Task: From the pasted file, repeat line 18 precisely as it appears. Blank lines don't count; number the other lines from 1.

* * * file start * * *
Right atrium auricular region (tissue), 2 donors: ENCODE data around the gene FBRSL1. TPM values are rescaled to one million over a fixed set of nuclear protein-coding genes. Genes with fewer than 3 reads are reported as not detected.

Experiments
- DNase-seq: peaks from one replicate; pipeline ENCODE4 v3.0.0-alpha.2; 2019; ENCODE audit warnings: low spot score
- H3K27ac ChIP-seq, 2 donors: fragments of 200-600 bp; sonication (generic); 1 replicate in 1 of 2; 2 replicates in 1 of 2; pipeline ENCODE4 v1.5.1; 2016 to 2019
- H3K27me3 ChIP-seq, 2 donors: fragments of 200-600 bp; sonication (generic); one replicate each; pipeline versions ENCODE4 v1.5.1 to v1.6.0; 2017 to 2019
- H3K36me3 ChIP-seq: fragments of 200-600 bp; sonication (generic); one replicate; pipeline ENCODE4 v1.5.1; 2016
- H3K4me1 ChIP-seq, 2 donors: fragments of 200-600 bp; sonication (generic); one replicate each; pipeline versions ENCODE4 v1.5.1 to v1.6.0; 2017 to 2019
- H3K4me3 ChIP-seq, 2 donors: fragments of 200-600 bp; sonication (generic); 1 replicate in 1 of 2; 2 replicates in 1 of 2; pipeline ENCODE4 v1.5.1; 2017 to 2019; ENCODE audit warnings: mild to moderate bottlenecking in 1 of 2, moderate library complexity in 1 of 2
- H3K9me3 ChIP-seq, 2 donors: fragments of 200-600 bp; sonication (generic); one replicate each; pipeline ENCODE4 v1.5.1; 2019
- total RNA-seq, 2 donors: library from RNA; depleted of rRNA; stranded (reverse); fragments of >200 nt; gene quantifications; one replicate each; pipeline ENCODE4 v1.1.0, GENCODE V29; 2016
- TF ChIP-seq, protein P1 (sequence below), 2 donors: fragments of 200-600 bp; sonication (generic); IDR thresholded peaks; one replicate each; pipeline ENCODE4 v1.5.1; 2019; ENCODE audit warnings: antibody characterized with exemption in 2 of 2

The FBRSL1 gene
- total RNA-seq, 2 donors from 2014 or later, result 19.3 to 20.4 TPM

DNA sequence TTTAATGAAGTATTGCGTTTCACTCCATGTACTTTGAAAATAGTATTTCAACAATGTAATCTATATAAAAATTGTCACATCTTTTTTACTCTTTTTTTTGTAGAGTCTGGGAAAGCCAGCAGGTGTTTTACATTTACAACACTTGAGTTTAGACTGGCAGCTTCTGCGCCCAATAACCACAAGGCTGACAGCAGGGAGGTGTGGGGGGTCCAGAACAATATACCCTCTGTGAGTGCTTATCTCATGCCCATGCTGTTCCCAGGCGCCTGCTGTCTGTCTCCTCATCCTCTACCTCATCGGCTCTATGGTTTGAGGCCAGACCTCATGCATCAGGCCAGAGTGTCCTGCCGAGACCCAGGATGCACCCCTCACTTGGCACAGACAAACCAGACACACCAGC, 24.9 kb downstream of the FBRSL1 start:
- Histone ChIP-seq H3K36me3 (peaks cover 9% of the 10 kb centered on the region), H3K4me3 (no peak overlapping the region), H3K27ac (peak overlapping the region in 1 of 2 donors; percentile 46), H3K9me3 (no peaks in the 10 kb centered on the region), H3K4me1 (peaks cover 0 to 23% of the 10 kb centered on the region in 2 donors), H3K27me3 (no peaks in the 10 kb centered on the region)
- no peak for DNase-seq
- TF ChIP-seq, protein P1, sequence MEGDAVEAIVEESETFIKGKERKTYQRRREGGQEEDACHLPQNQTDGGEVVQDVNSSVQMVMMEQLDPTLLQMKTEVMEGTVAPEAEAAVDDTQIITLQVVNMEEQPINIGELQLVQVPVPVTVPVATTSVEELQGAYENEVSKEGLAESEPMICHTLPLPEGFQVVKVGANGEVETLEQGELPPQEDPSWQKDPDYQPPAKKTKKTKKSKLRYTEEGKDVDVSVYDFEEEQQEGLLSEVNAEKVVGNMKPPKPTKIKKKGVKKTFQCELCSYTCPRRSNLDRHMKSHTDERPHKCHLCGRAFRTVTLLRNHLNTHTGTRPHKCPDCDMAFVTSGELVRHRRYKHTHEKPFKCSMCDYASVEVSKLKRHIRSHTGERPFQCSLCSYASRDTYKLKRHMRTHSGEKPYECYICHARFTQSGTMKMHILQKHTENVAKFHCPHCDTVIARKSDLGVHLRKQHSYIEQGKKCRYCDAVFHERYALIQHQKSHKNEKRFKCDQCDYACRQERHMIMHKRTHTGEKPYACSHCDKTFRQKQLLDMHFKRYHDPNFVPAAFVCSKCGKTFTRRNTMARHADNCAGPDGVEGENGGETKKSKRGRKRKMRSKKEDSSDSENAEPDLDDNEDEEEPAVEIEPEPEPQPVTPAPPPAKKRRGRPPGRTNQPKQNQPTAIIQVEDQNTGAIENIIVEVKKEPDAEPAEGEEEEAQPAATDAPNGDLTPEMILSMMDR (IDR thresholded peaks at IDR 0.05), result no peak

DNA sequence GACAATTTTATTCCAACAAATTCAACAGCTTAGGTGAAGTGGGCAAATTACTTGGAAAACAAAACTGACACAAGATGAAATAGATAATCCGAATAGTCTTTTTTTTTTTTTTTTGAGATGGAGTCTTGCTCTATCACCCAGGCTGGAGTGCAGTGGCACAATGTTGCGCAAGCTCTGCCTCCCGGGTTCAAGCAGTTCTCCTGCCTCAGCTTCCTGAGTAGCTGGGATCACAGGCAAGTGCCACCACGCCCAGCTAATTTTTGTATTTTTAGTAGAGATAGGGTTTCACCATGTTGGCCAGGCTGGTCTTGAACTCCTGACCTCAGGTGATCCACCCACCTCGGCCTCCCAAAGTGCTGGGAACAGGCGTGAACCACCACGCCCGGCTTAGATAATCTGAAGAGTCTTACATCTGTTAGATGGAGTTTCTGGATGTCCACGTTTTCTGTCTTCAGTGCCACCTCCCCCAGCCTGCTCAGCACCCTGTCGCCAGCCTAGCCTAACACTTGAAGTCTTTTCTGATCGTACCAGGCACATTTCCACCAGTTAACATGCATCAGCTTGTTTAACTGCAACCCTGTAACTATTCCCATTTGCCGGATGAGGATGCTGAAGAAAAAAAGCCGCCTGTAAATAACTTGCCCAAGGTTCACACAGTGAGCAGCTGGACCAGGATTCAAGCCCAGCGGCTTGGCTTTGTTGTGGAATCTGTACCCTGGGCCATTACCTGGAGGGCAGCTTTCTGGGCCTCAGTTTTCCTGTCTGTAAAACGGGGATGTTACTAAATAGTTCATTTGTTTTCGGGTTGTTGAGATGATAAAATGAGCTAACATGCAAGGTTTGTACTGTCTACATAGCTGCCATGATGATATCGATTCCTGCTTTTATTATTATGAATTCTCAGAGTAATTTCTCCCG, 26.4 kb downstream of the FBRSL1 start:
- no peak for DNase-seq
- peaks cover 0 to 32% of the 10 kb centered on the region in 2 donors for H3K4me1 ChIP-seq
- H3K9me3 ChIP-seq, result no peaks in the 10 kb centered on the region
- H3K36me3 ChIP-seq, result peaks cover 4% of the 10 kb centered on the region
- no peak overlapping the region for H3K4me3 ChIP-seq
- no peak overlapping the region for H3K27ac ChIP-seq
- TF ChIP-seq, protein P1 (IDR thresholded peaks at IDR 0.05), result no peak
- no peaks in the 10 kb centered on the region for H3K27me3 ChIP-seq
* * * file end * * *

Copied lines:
DNA sequence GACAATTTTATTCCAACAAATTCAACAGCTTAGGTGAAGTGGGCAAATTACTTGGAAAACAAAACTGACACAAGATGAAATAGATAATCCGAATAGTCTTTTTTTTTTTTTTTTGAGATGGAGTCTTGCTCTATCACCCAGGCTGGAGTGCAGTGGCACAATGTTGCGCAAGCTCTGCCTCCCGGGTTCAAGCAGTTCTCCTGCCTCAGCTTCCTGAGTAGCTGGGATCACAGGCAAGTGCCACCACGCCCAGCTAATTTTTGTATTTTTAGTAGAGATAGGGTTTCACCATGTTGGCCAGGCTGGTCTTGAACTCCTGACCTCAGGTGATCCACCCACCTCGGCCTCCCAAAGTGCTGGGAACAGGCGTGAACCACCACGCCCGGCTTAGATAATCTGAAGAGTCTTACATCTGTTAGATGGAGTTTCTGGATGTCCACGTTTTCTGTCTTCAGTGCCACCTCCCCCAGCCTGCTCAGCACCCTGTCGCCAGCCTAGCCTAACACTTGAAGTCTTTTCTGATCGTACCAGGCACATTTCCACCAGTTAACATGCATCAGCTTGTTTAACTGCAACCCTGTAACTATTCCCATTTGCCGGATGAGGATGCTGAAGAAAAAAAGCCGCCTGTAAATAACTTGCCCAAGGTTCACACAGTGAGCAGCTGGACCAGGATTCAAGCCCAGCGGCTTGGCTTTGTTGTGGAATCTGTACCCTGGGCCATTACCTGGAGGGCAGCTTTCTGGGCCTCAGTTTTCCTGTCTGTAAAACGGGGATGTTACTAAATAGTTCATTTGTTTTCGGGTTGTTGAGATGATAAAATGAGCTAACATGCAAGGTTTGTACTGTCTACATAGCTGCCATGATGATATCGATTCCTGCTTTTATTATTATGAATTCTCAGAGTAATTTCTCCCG, 26.4 kb downstream of the FBRSL1 start: